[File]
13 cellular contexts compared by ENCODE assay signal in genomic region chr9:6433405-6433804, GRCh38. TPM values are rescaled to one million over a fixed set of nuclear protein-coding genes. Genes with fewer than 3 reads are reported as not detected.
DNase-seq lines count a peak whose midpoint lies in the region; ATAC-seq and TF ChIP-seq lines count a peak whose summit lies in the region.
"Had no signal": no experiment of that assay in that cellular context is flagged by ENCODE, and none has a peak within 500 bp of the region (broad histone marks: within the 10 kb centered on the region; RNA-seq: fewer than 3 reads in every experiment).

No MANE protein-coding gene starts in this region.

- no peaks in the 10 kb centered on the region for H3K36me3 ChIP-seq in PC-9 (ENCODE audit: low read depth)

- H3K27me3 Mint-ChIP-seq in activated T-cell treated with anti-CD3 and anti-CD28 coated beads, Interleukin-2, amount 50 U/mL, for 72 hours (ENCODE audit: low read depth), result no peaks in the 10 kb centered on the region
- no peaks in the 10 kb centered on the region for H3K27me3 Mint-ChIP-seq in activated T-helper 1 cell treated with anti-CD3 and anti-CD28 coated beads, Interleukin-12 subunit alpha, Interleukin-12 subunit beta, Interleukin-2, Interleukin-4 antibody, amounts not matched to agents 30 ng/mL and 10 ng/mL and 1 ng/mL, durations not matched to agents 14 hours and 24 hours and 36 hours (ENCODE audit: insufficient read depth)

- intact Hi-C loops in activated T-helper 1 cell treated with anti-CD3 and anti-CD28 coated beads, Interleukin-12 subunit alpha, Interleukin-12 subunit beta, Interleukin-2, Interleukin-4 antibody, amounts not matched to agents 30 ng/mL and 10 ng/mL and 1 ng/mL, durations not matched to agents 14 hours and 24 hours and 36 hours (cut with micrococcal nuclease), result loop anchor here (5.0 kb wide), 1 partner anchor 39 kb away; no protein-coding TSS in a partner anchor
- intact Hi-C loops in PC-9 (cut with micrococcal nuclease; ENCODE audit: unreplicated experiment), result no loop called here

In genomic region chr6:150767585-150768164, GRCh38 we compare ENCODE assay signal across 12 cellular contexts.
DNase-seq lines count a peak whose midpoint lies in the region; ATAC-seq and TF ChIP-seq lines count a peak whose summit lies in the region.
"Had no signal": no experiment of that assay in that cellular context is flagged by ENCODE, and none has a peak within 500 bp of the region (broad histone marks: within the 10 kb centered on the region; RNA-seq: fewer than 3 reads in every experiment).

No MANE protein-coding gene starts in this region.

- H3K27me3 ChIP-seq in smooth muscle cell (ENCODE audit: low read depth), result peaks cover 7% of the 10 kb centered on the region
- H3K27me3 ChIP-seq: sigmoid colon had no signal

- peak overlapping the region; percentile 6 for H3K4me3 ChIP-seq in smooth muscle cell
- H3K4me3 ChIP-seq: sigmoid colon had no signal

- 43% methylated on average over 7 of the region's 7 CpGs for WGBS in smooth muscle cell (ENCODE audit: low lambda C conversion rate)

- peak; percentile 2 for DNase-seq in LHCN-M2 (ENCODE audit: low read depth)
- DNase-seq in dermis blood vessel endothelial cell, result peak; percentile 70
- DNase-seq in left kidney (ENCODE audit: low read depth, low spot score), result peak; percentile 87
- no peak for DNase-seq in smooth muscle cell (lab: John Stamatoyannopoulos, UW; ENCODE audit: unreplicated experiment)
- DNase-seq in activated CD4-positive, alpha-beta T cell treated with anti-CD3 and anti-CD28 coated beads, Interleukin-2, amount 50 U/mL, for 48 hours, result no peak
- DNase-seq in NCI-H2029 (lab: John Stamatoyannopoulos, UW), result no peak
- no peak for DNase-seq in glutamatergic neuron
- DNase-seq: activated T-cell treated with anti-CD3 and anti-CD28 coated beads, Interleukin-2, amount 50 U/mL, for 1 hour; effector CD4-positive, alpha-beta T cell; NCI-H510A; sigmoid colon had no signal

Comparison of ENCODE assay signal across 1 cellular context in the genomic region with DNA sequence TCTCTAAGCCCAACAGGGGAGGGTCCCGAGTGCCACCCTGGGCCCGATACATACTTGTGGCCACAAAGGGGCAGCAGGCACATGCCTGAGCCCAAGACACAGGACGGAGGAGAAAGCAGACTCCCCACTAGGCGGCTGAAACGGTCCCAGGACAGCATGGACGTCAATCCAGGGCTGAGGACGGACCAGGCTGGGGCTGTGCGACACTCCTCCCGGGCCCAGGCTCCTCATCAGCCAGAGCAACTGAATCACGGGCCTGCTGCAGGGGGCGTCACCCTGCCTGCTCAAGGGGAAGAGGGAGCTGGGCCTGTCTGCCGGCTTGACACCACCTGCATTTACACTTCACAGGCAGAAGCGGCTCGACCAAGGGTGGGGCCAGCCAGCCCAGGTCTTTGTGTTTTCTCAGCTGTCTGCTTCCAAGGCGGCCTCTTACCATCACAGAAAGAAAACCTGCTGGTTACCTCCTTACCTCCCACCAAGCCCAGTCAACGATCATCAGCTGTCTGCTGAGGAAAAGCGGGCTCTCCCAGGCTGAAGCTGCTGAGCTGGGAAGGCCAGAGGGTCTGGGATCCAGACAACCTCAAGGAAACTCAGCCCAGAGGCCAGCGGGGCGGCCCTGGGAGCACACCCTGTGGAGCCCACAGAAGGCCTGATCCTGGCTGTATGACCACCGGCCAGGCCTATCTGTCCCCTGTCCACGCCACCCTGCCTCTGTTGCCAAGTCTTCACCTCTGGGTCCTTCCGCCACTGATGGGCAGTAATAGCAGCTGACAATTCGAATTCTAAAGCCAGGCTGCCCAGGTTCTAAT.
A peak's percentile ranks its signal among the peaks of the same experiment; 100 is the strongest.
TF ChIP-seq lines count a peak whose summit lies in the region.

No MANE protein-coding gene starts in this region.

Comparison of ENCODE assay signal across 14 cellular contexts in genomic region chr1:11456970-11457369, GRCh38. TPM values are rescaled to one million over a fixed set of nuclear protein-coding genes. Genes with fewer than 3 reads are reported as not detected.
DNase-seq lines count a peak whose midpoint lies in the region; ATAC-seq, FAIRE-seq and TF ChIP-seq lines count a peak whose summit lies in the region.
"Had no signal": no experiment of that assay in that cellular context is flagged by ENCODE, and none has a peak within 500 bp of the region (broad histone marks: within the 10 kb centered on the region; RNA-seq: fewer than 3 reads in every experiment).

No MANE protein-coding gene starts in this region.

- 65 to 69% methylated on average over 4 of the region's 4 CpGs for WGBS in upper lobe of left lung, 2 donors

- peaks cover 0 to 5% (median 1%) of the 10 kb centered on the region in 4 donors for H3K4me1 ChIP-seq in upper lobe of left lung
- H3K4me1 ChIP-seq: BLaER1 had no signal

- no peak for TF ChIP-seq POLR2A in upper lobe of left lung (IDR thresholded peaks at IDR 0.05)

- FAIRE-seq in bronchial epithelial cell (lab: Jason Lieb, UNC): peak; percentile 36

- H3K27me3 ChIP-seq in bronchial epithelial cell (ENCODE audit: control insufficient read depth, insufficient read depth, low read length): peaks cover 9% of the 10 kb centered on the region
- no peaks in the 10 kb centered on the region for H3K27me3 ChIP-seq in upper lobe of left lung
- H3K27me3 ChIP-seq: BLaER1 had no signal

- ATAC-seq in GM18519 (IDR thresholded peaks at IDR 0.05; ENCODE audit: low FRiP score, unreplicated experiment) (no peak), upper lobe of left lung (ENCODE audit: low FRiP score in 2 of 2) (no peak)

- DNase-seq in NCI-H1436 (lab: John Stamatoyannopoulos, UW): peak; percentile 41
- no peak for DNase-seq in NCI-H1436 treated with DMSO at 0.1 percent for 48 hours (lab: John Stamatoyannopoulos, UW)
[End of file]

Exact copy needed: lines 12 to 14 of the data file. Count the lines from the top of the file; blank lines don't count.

"Had no signal": no experiment of that assay in that cellular context is flagged by ENCODE, and none has a peak within 500 bp of the region (broad histone marks: within the 10 kb centered on the region; RNA-seq: fewer than 3 reads in every experiment).

No MANE protein-coding gene starts in this region.

- H3K27me3 ChIP-seq in smooth muscle cell (ENCODE audit: low read depth), result peaks cover 7% of the 10 kb centered on the region